1. I don’t know much about them, but it struck me as a marque that’s quite sought after amongst a certain group of collectors, hence my surprise at the relatively low price. The range advised by the auction company was around that mark, though, so there must be a reason.

      1. Perhaps Cord collectors live at the sane end of the hobby.
        Come to think of it, other than Duesenberg and a few French luxury marques, 1930s cars seem relatively affordable. I think that they appeal more to tinkerers and to enthusiasts more than to fund managers.

        1. A theory: a lot of the collectors might be aged between 40 and 70. There is the faint possibility that they are seeking to buy what was the toy car of their childhood as the real thing. Hence cars from the 1950s through to 80s going for more than a Cord, which is clearly the pre-eminent vehicle here. Faintly irritating that there is little prospect of me ever having the spare cash to take advantage of their historical, cultural and aesthetic folly by even entering the bargain end of this market. Yes, and I’m sure they are mostly fund managers and stockbrokers; ie, really useful people who do a lot of good work keeping the wheels of commerce turning while the rest of us useless parasites just go on building, healing, informing, entertaining and educating people in our so called ‘jobs’.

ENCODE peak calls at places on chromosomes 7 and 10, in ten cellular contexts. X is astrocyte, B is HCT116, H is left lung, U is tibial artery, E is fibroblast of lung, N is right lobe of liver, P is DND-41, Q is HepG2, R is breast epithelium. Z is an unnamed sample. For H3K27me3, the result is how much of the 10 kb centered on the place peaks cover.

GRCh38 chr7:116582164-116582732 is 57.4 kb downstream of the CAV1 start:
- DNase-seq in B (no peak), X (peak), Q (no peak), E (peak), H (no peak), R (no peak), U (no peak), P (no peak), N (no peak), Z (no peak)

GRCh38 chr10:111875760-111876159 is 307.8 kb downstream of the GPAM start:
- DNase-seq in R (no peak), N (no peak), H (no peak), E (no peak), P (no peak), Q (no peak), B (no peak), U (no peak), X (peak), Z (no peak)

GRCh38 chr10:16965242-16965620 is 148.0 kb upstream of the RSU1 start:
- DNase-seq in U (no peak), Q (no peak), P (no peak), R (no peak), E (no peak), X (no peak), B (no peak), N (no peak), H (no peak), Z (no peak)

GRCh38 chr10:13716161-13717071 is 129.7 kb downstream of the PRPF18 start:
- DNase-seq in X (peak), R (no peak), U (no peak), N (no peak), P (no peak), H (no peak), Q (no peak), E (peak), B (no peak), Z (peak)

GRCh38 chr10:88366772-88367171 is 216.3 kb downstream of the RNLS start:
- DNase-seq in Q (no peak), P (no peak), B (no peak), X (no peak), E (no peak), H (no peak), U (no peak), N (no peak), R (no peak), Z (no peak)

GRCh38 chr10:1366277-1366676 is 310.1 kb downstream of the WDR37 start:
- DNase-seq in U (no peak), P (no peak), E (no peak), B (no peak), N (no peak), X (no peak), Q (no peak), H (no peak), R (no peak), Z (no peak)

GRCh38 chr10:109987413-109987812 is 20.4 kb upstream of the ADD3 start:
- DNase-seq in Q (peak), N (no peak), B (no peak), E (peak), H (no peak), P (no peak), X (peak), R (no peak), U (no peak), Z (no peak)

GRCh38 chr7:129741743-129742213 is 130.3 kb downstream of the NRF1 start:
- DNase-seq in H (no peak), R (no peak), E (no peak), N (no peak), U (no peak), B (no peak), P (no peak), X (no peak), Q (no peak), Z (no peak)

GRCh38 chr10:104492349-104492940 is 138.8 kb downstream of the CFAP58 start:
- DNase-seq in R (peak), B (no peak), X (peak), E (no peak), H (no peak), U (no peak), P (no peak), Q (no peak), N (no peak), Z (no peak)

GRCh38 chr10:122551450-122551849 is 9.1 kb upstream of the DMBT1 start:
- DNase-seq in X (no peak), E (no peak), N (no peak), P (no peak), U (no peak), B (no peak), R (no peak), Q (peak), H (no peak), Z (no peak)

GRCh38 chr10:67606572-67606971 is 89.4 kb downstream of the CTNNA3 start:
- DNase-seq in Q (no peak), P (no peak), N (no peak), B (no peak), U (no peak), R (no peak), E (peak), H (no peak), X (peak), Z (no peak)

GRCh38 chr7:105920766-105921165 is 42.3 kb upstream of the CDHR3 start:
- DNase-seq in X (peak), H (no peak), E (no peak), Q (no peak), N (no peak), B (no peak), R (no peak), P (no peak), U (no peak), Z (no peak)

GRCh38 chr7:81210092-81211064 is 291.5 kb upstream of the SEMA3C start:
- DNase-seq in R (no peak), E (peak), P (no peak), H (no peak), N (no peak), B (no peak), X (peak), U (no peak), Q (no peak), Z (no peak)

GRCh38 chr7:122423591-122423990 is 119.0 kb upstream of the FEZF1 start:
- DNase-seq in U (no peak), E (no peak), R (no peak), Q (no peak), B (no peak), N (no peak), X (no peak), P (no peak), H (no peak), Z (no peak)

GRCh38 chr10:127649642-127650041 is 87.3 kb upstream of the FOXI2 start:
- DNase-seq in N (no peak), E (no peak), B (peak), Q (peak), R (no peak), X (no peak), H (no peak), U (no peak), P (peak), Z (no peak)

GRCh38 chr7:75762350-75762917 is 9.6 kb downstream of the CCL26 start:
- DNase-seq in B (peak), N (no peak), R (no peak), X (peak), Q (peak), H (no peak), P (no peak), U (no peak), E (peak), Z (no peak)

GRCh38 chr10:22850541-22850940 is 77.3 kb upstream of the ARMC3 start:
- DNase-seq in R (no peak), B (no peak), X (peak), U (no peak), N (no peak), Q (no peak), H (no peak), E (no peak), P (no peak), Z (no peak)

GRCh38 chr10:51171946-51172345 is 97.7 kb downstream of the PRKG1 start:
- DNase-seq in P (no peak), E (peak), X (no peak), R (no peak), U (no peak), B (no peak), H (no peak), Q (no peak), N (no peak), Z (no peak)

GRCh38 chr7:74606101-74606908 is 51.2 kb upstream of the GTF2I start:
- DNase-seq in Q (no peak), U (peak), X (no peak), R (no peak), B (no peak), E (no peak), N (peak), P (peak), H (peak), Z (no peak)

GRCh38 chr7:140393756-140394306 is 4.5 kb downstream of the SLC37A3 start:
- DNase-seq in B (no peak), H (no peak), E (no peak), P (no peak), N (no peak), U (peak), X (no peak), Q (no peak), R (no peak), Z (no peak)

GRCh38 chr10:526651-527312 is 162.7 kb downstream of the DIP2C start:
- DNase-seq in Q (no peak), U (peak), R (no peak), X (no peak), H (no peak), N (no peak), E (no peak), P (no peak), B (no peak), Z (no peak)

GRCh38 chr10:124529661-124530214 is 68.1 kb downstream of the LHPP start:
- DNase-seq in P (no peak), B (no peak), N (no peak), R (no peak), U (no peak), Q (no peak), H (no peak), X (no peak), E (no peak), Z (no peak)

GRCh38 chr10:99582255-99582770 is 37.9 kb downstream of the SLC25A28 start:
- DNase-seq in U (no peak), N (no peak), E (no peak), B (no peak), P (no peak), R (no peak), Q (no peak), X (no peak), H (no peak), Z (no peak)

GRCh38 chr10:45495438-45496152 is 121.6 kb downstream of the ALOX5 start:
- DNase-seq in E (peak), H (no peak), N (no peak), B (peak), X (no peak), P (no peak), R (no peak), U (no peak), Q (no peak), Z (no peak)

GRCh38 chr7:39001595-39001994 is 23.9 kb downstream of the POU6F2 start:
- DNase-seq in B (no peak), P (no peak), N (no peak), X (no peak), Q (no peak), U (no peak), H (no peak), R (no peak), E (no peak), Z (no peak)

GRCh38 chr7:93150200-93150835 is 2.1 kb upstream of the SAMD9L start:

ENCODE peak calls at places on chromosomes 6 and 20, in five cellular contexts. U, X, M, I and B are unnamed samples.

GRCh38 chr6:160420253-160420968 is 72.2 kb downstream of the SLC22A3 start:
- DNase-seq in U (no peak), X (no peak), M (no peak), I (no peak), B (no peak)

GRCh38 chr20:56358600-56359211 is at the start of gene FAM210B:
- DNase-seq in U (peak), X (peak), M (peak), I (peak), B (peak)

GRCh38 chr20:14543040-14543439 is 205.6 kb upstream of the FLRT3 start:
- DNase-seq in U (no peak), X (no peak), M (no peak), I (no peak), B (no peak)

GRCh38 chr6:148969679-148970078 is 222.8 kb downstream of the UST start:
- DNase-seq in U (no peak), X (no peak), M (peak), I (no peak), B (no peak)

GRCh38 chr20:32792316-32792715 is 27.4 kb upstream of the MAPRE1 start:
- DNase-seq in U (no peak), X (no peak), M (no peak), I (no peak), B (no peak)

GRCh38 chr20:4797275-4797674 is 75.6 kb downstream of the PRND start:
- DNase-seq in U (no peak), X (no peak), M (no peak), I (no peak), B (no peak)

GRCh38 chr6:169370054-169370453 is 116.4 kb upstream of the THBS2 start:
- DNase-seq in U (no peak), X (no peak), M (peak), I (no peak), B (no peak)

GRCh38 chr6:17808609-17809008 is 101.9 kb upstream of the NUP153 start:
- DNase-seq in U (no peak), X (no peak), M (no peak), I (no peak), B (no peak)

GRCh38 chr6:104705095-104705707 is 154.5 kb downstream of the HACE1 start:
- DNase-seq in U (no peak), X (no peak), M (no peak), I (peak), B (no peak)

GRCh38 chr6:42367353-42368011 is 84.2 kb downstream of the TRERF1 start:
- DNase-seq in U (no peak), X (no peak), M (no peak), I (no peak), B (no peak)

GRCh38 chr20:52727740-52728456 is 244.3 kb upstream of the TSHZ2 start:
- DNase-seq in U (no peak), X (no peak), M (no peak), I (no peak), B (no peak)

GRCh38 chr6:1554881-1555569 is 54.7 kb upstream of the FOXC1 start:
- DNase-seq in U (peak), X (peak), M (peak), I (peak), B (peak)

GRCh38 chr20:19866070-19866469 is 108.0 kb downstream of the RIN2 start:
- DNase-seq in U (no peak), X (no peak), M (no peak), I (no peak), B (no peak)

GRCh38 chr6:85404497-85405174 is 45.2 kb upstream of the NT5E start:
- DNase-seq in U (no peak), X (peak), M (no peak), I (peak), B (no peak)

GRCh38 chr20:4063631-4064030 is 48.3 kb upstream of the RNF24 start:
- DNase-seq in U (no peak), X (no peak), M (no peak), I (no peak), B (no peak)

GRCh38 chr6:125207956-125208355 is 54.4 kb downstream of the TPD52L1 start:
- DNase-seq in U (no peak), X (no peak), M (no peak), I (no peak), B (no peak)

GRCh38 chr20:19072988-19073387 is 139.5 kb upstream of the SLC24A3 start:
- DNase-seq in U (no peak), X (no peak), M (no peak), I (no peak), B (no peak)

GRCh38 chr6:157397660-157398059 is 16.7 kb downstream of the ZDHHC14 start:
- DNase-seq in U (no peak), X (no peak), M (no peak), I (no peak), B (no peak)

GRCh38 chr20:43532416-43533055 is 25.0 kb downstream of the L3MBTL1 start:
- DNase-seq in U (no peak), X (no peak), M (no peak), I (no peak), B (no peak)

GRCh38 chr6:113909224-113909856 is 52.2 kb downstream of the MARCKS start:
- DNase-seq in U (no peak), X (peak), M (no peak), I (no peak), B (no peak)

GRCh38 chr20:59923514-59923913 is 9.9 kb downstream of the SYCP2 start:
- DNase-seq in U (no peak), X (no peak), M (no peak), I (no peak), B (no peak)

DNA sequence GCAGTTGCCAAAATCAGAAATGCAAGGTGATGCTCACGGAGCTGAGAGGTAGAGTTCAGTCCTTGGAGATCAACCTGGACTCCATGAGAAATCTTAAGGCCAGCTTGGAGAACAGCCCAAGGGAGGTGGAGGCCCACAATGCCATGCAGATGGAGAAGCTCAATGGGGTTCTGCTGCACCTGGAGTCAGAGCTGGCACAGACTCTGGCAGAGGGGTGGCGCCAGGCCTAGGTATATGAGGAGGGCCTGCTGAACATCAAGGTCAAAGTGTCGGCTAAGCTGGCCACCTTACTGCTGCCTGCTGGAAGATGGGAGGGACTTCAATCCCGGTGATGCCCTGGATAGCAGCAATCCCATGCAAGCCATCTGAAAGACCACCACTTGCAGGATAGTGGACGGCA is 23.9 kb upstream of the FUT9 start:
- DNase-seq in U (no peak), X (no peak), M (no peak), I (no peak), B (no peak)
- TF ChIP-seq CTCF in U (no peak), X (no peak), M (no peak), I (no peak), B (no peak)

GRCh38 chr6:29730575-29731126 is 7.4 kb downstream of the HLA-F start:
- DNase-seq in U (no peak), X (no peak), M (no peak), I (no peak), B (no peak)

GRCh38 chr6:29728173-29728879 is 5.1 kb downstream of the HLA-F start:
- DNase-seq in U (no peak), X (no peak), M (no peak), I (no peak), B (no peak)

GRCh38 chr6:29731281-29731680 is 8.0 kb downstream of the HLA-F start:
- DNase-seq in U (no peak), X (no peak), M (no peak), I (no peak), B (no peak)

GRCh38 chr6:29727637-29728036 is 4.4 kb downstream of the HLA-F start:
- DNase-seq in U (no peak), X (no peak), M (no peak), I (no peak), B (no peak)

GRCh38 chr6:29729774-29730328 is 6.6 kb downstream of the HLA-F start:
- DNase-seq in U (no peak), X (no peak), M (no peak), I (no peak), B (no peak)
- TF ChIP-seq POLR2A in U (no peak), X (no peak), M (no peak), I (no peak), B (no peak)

1. I’m amazed that the Jaguar XJ220 only went for $220K. I mean that must be below its original selling price.

  2. Regarding the Gullwings that’s what I expected. An unmolested example has so much more going for it from a desirability angle. Such is the world of cars, sometimes the prospect of this being “your” project rather than buying the results of “somebody else’s” project makes all the difference.

  3. In the early 80’s I worked for a guy that had one of these in his shed full of old cars.
    He told me it was a low $ trade-in on a new spitfire. Totally ratty original condition, same color combo too. We got it running in very little time but it had 20 year old michelin skinny tube-type tires, thus limiting test speeds. It was an amazing work of art.

  4. Land Cruisers are rare in the US. That’s why an as-new US-model FJ40 is worth the price of a new loaded Wrangler Rubicon X (top off-road spec).

    Same thing for Land Rover Defenders. They were only imported for a few years in the early-mid 1990s, and good ones have appreciated since then.

    I know that both of these motors are as common as dirt in Australia, but tough import rules and snob appeal keep them pricey here.

    1. We had a LWB Defender when I were a lad. A 1994 model, but a chassis from the early Victorian period. Joy on the moors, seasickness on the highways.

    2. Rare or not, it’s a little ironic. Capable, but extremely uncomfortable and having it reach a price like this implies it will be displayed rather than used, which is the exact opposite of what the vehicle’s all about.

      1. It will get used, but it will likely be kept at someone’s summer cottage and only driven on clear days, taking the grand kids out for ice cream or doing some mild off-roading.

        These are actually a fairly wise place to park your money (as it were). They will probably keep appreciating, and maintenance costs are low.

        Come to think of it, it’s not all that different from your Brumby (Subaru BRAT in the US): a fully depreciated weekend runabout with loads of personality.